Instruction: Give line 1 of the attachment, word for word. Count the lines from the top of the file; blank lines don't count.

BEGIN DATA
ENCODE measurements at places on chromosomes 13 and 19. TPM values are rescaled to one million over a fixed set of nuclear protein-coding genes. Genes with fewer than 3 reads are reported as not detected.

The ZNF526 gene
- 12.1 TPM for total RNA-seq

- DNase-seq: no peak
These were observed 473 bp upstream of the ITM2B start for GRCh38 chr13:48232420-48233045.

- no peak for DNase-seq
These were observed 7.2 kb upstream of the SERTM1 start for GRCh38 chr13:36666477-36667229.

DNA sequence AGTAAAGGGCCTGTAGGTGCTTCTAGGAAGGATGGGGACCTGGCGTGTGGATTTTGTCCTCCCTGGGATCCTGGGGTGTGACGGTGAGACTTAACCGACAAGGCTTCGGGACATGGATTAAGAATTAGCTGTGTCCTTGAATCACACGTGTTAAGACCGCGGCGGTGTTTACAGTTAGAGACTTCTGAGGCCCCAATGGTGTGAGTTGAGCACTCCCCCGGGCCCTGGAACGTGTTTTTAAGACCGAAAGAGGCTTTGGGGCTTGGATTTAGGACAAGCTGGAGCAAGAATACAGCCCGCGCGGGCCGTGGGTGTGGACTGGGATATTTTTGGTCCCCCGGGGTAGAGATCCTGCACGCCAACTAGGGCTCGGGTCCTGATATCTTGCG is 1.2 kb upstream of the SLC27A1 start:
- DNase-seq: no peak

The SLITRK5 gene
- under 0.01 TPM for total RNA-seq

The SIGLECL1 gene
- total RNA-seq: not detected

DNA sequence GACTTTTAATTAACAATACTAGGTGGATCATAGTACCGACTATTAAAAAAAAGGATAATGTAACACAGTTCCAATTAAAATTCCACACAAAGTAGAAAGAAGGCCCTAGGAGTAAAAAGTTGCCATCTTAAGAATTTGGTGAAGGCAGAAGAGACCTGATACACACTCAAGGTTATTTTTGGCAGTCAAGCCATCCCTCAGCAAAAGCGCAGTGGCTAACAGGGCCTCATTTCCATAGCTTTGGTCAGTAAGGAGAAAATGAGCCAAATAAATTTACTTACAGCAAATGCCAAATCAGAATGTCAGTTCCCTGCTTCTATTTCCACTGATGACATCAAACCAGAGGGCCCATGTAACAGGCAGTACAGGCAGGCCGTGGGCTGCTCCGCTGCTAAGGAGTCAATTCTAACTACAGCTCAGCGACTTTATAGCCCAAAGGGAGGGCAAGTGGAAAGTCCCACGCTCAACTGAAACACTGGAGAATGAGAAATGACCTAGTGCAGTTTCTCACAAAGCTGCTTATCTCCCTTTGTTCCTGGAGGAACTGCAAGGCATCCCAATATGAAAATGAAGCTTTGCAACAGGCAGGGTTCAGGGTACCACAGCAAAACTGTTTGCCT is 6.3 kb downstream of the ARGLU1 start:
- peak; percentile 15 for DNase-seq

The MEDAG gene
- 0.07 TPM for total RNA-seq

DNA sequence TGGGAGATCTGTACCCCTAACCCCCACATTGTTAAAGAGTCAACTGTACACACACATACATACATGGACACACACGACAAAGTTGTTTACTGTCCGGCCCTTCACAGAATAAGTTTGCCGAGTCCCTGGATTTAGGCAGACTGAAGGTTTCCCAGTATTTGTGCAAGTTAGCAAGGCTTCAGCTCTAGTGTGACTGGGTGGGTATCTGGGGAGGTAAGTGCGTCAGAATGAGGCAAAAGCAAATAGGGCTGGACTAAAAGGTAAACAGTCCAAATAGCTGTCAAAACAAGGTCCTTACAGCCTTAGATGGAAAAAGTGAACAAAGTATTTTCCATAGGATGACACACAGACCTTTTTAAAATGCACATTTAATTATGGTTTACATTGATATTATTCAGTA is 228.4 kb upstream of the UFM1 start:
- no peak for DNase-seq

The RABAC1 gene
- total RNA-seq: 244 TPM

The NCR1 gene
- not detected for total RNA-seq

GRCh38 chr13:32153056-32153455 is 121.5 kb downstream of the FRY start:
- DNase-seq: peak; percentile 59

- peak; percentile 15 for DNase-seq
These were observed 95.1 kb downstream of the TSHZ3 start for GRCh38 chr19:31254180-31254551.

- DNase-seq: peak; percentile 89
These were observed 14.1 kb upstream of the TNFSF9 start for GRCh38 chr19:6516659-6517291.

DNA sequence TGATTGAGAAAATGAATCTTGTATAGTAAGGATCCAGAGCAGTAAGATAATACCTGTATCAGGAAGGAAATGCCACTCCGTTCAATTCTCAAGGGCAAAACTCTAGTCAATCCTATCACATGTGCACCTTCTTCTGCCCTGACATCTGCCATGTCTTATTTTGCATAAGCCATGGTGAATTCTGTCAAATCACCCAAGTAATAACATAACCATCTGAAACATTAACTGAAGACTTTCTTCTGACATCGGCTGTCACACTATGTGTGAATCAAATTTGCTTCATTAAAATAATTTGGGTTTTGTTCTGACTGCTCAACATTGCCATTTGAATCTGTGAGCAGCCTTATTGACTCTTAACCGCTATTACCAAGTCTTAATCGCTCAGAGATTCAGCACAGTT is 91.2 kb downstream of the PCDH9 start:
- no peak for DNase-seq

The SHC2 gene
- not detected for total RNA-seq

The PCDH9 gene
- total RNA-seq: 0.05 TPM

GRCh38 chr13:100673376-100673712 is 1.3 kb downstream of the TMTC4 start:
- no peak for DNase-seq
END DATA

ENCODE measurements at places on chromosomes 13 and 19. TPM values are rescaled to one million over a fixed set of nuclear protein-coding genes. Genes with fewer than 3 reads are reported as not detected.